From Multi-culturalist to Tribalist: Rewiring My Brain
I used the word ‘tribe’ extensively in previous essays. It has become a portmanteau concept packing into one word various observations of individual and social relationships, and giving structure to my thought and essays. For most of my life I would have used tribe in the context of anthropology, for example, ‘there are Native American Indian and African tribes.’ I now have a more complex usage. How did that happen?
A history of the 20th century could be written as the end of empires and the counter-story of anti-colonial and independence movements, of the desire to associate with and be ruled by people like themselves rather than by foreigners with different languages, appearance, mores, and religions. That is a definition of tribalism.
From Multi-culturalist to Tribalist
Break time! I had finished fixing the tennis court lights and I was listening to a talk show on the local lefty radio station before driving to the next job. I only listened to this station because the classical music station was playing a string quartet and it was too early for Rush Limbaugh, another escape from music to suffer by. A panelist described a public figure as a “feisty tribalist.” Although I had never before heard that usage, I immediately understood the implied set of relationships: social groups, tribes, in conflict and an individual seeking to protect the tribe.
The conversation on the talk show continued, “up with inclusivism and down with tribalism.” Oh yes, I wanted to be an inclusivist. The ideals of equal rights and social justice had captured me 30 years earlier during the 1960’s, the years of my coming of age. I wanted to be that more moral person with those values. But in the next years, something changed and I discovered my inner tribalist by watching myself in action, by noting how I interacted with individuals of different ‘tribes.’
A few years after the concept of a ‘tribalist’ was implanted into my brain, a friend was talking about his wife, Iris Tiedt, a well-known educator and leader in the multi-culturalism movement. She wanted her students to become more multi-cultural, sensitive, and inclusive. She lamented that what she saw as morally right and necessary was not understood and accepted by many of her students. As John told this story I built a quite different one in my mind. Off the top of my head I simply turned the moral issue upside down and asked him if Iris had any idea why many people were not naturally multi-cultural. “We are naturally racist, classist, sexist, and ageist. We are tribal. Iris is trying to teach her students to be something they are by nature not.”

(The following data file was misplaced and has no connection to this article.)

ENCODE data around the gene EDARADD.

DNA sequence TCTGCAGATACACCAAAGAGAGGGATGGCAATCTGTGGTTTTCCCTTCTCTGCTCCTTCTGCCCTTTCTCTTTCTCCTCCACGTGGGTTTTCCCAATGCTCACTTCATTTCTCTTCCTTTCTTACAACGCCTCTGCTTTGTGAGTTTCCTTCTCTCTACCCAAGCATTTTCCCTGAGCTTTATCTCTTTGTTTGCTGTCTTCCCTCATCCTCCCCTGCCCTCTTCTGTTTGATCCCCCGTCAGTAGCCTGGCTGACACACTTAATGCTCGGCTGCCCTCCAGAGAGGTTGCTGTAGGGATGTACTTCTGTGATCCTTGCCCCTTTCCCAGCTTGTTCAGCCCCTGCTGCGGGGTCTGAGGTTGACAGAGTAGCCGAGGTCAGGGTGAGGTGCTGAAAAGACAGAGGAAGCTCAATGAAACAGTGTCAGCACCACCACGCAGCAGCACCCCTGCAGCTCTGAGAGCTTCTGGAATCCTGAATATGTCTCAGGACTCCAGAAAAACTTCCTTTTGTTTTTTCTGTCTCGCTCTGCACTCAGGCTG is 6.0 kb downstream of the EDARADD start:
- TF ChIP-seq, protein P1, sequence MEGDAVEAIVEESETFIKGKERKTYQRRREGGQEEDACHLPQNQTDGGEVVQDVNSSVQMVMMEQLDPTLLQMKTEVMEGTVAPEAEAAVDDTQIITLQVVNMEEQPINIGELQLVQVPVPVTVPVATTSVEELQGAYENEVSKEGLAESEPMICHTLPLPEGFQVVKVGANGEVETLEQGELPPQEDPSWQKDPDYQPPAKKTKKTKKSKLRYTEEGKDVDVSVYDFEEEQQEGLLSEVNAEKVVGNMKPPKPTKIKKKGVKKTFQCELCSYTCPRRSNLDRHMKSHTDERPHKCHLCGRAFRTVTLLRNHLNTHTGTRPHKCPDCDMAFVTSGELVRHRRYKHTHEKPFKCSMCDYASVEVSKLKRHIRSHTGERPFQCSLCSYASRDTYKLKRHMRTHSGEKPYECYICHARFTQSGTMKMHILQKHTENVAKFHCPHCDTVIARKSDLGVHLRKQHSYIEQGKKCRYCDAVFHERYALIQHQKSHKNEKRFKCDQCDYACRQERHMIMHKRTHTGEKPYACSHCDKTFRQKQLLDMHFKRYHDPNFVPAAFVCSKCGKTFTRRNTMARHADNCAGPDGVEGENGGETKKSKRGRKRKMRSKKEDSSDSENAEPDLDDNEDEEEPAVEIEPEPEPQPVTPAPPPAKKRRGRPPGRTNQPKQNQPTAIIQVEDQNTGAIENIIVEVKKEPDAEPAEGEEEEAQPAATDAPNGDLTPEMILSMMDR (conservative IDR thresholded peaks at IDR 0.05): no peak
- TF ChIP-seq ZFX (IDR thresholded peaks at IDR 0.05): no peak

By that time, I had realized that I was not multi-cultural – I was racist, classist, sexist, and ageist despite my ideals. And in those moments the concept of tribalism coalesced all of my observations into the simple statement “we are a tribal species.”
Many years of moral endeavor had not reformed me and had scarcely diminished my innate tribalism. Am I a morally bad person? No, I am only human with mind that was finely honed over millions of years of evolution. Tribalism is a cognitive bias, a part of human nature, and the way my brain operates. In that short response to John I rewired my brain with new words in my mind and a new pattern useful for understanding myself. I had in those years traversed the narrative arc from multi-culturalism to tribalism.